I'm an enthusiastic introvert. You may know the type. The more nervous I get, the more I seem to talk. This tends to go against all of the presuppositions of an introvert, but, rest assured, I am shaking inside when I meet someone new. A lot of it hinges on the feelings I project on how said person will perceive me. But mostly it's just cos I want to be liked.
The best of being liked is when someone is nice behind your back. Sneaking around. Being all nice-like and compliment-y. In my book that's the nicest kind of nice a person can be.
Would't you agree?
|My lighting rod.|
My brain bolts around a lot from project to project and I don't often ground myself to notice the impact my work has on others around me. I'm particularly bad at considering what sort of impression I may have made on a student over the 5 or 6 years I taught him/her in Library Media. That's when a lighting rod comes in handy. Something to bring me back down to noticing what matters instead of worrying what's to come.
I received the following lightning rod in the form of a letter from a graduating 5th grader who worked in our library as a Media Helper over the past two years. She used me as the subject of her "Describe someone special" Carson Scholars essay. To say she has a special place in my heart doesn't even begin to encompass how much this kid means to me. Reading as she articulated what I mean to her brought me to tears. It's one of the best gifts a person can receive...
Knowing that you're something to someone.
This is her essay:
If reading was considered a hobby, it would undoubtedly be mine. Mr. Winner (my media teacher) has made reading more than just a hobby for me. He has shown me that reading is not something you do in your spare time, it's a thing you make special time for. Nowadays, reading is like my portal to the author’s world. I see into the characters' thoughts and feelings, emotionally connecting to them. He showed me that there are different genres and types of books, that I don't just have to reread the Harry Potters for the four millionth time. I now read history, nonfiction, myths and folktales. I enjoy learning about Abraham Lincoln, corpse flowers, and how Persephone became part-time queen of the Underworld.
In my opinion, I don't think you can truly call your class fun until you've had Mr. Winner for a teacher. He's not a teacher that gives a worksheet and leaves (personally I don't know a teacher like that but I know they exist). He makes everything fun and entertaining and I don't just mean lessons; even his conversations are interesting. When he's reading aloud, it's impossible not to stand and listen. I learned how to read with immense emotion, and I think that's a very important skill. That’s how you truly express yourself and captivate the listener. (that's also how you persuade people, though it takes more than just emotion to do that).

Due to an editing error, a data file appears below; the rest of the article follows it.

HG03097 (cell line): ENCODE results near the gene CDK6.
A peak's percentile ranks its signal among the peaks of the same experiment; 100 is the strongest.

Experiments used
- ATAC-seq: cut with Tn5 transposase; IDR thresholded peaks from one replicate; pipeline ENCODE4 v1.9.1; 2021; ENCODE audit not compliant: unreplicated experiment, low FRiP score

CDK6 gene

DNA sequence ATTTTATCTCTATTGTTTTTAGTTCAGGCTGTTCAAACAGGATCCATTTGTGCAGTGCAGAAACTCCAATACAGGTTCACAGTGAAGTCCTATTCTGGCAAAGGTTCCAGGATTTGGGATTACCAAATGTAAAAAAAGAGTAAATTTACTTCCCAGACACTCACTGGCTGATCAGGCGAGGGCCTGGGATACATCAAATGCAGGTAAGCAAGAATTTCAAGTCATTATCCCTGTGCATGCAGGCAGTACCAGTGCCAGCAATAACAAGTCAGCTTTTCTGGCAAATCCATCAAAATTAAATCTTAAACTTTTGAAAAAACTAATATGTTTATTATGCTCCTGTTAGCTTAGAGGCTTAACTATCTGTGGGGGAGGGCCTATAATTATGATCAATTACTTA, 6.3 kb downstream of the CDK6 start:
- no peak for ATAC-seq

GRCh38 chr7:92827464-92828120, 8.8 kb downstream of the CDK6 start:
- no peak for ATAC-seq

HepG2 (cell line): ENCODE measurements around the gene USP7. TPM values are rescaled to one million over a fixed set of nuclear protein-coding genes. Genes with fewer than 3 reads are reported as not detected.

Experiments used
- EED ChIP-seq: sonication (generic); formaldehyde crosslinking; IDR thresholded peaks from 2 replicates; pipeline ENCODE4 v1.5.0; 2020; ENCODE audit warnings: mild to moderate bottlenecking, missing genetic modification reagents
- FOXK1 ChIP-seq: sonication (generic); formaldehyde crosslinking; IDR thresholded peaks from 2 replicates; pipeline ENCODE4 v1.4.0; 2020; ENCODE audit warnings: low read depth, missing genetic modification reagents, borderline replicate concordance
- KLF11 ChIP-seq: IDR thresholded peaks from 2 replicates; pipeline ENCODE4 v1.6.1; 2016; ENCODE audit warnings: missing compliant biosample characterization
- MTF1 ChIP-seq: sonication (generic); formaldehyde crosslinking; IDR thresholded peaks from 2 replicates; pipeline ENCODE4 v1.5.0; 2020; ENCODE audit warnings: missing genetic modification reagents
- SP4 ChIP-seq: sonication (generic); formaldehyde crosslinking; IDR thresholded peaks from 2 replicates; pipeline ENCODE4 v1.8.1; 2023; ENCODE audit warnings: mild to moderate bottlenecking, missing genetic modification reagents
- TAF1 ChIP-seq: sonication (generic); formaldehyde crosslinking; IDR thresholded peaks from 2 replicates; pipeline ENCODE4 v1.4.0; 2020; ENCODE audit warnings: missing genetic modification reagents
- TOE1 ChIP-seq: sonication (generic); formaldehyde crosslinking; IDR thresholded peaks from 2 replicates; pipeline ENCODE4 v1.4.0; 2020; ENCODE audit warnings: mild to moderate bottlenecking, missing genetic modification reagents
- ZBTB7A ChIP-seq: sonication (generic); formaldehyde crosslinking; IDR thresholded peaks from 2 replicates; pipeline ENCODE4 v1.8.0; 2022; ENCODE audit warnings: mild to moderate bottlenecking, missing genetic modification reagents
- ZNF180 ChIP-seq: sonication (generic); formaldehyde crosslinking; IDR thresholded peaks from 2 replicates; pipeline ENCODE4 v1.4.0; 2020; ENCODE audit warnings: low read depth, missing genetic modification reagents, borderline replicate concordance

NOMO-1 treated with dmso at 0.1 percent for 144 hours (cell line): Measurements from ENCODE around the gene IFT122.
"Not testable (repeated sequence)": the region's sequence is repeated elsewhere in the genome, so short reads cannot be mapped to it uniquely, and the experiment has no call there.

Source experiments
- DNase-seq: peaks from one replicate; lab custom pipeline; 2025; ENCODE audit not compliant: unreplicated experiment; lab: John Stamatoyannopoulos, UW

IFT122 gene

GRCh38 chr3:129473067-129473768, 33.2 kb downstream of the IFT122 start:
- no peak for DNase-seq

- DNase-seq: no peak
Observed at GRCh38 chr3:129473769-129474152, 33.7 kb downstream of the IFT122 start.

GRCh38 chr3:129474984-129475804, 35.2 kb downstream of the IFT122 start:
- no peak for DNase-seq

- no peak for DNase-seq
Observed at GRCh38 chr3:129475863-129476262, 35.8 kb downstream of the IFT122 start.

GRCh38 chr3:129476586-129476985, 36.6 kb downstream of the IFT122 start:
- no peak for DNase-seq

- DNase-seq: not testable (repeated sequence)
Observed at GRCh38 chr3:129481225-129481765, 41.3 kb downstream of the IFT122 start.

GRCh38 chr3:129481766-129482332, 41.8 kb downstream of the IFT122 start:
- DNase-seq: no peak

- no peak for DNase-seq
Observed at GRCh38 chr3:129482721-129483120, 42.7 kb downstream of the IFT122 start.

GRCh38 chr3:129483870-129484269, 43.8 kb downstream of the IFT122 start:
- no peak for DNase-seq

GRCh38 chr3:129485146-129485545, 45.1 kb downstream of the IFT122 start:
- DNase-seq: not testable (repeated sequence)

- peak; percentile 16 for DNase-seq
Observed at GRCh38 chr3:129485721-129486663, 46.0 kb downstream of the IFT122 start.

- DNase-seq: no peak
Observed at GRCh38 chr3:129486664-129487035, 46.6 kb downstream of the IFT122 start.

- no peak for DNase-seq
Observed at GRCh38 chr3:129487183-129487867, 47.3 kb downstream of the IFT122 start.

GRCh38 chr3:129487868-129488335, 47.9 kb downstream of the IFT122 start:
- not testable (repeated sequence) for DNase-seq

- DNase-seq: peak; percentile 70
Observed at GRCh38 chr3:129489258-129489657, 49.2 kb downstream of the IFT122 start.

Mr. Winner goes above and beyond to teach us in a fun way. We play “Wii” in class and find averages, fractions and percentages of our scores. He holds “Book Birds”, an event that encourages us to read. He showed me that commitment and caring are not just about skimming the surface but getting into everything with body, mind, and soul. I now do all I can to reach my goals while helping others. I volunteer to read at a preschool and write stories encouraging them to read. I also work harder on my grades, music and art.
I've been a media helper for almost two years now. I became one because Mr. Winner is a lot of fun and I love media as a subject. I also wanted my help to be a thank you for his help. Being responsible as a media helper has helped me better deal with my 3-year old brother.
I look forward to the end of every school day, not because school is over, but because then, I get to be a media helper. We turn off computers, water plants, and shelve books according to the famous order of Mr. Melvil Dewey (a.k.a. the Dewey Decimal system). My favorite job as a media helper is sharpening pencils. It may sound odd, but the sharpener's smooth noise puts a perfect end to every day.
I think Mr. Winner truly lives up to his name. He's funny, he's a good person, and he cares about his students. And that's who a winner is.